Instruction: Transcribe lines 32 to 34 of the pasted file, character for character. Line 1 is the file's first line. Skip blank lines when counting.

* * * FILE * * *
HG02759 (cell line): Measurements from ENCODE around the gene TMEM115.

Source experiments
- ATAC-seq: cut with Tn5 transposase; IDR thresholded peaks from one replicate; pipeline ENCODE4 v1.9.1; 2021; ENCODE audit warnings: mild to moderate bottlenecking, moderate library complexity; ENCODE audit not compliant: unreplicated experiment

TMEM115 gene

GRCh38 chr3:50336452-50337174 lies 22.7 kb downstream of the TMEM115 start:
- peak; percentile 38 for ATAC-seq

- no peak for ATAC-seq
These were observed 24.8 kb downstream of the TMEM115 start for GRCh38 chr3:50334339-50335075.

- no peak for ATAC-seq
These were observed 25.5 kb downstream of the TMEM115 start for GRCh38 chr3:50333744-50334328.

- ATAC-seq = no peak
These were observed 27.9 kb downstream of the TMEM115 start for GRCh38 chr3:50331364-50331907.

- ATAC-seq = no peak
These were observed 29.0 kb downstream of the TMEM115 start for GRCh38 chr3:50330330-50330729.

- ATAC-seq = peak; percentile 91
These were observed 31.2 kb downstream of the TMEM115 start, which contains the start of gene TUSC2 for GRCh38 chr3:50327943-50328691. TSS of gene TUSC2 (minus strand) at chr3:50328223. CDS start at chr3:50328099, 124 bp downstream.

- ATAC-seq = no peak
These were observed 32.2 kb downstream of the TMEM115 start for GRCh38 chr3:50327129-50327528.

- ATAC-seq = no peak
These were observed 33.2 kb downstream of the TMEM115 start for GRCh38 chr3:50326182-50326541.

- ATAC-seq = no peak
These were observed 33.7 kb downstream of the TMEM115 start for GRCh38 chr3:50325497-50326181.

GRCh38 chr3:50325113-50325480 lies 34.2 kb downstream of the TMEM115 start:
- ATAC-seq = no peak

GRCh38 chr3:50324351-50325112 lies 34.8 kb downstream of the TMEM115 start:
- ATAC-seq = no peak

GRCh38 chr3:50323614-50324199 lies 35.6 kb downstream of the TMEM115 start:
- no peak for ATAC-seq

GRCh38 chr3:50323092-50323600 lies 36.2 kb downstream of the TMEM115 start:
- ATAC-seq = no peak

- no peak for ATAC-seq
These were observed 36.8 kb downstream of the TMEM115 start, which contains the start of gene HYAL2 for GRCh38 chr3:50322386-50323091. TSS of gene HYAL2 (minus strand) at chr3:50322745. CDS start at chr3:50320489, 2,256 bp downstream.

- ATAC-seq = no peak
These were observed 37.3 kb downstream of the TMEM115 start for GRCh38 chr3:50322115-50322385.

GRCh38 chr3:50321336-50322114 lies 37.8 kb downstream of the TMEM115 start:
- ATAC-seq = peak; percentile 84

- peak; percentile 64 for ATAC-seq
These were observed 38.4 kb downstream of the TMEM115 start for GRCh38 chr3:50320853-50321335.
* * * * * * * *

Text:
These were observed 36.8 kb downstream of the TMEM115 start, which contains the start of gene HYAL2 for GRCh38 chr3:50322386-50323091. TSS of gene HYAL2 (minus strand) at chr3:50322745. CDS start at chr3:50320489, 2,256 bp downstream.

- ATAC-seq = no peak
These were observed 37.3 kb downstream of the TMEM115 start for GRCh38 chr3:50322115-50322385.